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Stemulation Boost Crème

Is a Solution for:
Dull Skin, Oily Skin
August 10, 2012 Reviewed by TIA Community Member 2 Comments

I recently had a surprisingly wonderful experience with the Stemulation Micro Derm Scrub ($34 in the shop), which also made TIA’s Five Best exfoliating facial scrubs for 2012, so I was quite excited to test out the Stemulation Boost Crème ($75). Per Stemulation, the Boost Crème – not to be confused with Your Best Face Boost day cream ($65 in the shop) – is ideally meant to be used in combination with the Stemulation Facial Serum (which I did not test but was informed that both products stand on their own) as it enhances its effectiveness. The Boost Crème triggers the skin’s exfoliation process via lactic acid, clearing away dead cells in order to allow the Facial Serum to deliver the benefits of Stemulation’s stem cell technology.

Stemulation’s Boost Crème has some really good ingredients and a few I don’t love. The good ingredients include aloe, hydrolyzed rice bran protein and grape seed extract, which are all excellent anti-inflammatories. Antioxidants include milk thistle as well as bilberry extract and tocopherol. Vitamin B is popular in the forms of B3 in niacinamide, which has been shown to decrease hyperpigmentation, along with B5 in panthenol, known for its ability to penetrate skin and provide both lubrication and hydration. Other notable ingredients include soybean oil, a natural emollient and moisturizer as well as myristoyl pentapeptide 8, which is supposed to be a collagen booster. Some ingredients that are quite common but low on the love list are ethylhexylglycerin, phenoxyethanol and the usual PEGs.

Like the Stemulation Rescue Repair Hand & Body Treatment ($96) that Marta tested, lactic acid is a dominant (fifth) ingredient. However, unlike Rescue Repair, the Boost Crème is not accompanied with any cautions such as “contact of the product with the skin must be of limited frequency and duration.” The first time I used the Boost Crème, it stung a bit so I washed it off. Over-the-counter luxury creams generally don’t irritate the skin, so I assumed my skin had become irritated in some way prior to application of the product. When I tried applying Boost again the next night, my skin had the same response. Inflamed skin is unhappy skin so I washed it off again. I found this to be odd, so I checked the ingredients of everything I had previously used and went over my regimen for the last few days but couldn’t figure out the cause of the stinging sensation.

A few nights later, I tried Boost once again, making sure not to use it in conjunction with any other product and was careful to apply it sparingly. It still stung when initially applied but the stinging subsided within a few minutes. The Boost usage instructions indicate to apply the cream twice a day, but I prefer not to use products with AHAs during the day; plus, I found the cream to be too rich to wear under sunscreen, especially during summertime. I have been using the cream every other night and on rare occasions it tingles a bit when I first apply it. Overall my skin has acclimated to the product and with regular use it has delivered on its promise of smoother skin texture.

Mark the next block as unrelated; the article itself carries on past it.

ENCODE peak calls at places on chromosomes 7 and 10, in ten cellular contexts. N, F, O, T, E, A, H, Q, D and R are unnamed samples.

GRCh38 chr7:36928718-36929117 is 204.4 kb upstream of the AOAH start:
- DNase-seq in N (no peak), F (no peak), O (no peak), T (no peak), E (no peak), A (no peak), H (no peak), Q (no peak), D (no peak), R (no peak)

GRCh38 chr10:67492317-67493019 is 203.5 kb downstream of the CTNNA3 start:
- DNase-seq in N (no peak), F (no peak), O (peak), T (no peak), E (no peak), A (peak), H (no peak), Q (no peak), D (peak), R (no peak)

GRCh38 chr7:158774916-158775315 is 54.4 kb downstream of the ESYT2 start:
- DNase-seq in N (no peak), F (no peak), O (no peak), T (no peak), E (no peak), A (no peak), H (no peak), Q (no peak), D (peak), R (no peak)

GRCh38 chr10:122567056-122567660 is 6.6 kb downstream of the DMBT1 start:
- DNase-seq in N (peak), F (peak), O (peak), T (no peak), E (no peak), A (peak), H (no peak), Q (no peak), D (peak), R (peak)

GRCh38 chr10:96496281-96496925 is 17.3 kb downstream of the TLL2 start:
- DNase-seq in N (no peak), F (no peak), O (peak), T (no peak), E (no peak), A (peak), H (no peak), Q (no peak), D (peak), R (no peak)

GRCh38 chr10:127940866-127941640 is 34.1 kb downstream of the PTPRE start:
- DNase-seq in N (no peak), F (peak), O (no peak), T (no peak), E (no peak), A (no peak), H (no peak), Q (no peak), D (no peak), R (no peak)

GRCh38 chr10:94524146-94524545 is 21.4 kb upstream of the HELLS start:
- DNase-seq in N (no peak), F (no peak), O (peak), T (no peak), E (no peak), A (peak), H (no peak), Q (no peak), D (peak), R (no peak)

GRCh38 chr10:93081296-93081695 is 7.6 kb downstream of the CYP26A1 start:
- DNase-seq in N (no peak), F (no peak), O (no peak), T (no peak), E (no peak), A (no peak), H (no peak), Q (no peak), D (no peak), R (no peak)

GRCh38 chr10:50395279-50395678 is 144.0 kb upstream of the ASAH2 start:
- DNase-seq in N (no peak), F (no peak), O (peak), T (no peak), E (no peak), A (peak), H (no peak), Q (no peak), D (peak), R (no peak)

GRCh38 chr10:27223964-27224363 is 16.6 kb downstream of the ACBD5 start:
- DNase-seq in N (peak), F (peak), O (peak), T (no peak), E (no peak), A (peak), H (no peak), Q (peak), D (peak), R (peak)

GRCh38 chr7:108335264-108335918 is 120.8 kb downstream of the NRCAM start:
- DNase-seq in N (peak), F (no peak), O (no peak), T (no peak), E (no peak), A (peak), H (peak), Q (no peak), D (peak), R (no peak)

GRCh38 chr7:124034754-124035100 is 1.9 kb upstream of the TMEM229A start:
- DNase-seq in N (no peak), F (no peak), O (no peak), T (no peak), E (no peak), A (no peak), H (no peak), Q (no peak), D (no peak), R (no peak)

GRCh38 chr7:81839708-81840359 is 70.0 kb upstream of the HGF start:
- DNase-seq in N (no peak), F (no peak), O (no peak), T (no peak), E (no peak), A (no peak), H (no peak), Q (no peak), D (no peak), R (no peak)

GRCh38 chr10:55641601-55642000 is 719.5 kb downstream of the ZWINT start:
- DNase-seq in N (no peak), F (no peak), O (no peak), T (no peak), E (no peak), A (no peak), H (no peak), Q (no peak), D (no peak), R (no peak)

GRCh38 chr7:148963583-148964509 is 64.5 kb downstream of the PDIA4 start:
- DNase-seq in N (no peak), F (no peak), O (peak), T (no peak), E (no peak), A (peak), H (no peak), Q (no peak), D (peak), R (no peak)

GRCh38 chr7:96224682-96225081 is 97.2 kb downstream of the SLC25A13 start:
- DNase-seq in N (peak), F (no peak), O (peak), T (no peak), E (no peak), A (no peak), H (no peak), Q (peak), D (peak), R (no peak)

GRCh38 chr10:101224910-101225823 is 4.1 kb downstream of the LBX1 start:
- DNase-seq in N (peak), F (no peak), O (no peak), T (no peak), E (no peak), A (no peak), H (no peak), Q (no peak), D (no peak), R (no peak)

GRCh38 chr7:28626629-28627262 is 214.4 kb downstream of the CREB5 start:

Stemulation had already won me over with the Micro Derm Scrub and, overall, I like Boost. Moreover, I am a fan of lactic acid, the gentlest of the alpha hydroxy acids and I have previously extolled its virtues in a review of AmLactin. Granted, since I started testing products, I’ve noted my skin has lost some of its resiliency, but I wouldn’t say my skin is sensitive. However, I really view Boost as a spa-grade product and feel even those who don’t have sensitive skin should be forewarned; thus, it needs to be labeled better. Fortunately, I had the opportunity to voice my concerns directly to the founder of Stemulation, who acknowledged that Boost is a very active product and usually requires easing into. She was extremely open to my feedback, indicating that the product would include inserts with improved instructions and cautions in the future.

Stemulation Boost Crème works, and if you’re the type who likes that “tingling” feeling in order to know that a product is working, Stemulation’s Boost Crème is for you.

  • August 10, 2012

    by Nisha

    Hi jc,
    Thank you for your feedback and I agree that many acid based products can have a tendency to sting. That is largely attributable to the pH of the product, hence some formulations with a high acid percentage are buffered to neutralize the tingling as is the case with Amlactin (over 10% lactic) & HydroPeptide Exfoliating Cleanser (10% glycolic). While some absolutely love the tingling sensation, certain skin types really can't handle the slightest tingle or prefer to avoid it altogether. It's a matter of preference & skin sensitivity. My issue wasn't the tingling - it was the lack of disclosure - the same that had accompanied the body treatment. Moreover, many people often stop using a good product because the instructions aren't clear on how to properly use it for optimal efficacy. In this case, Boost needs to be eased into slowly until skin acclimates so it can be used daily.

  • August 10, 2012

    by jc

    most alpha hydroxy acid based products(luxury cream or otherwise), whose primary function is to exfoliate before their nutrients can be absorbed, are going to sting a little when applied, and as you mentioned, it will subside. i'm surprised you were surprised by that...i'd be expecting it to, otherwise i'd question its exfoliation capabilities and probably chuck it no matter how lovely the other ingredients.

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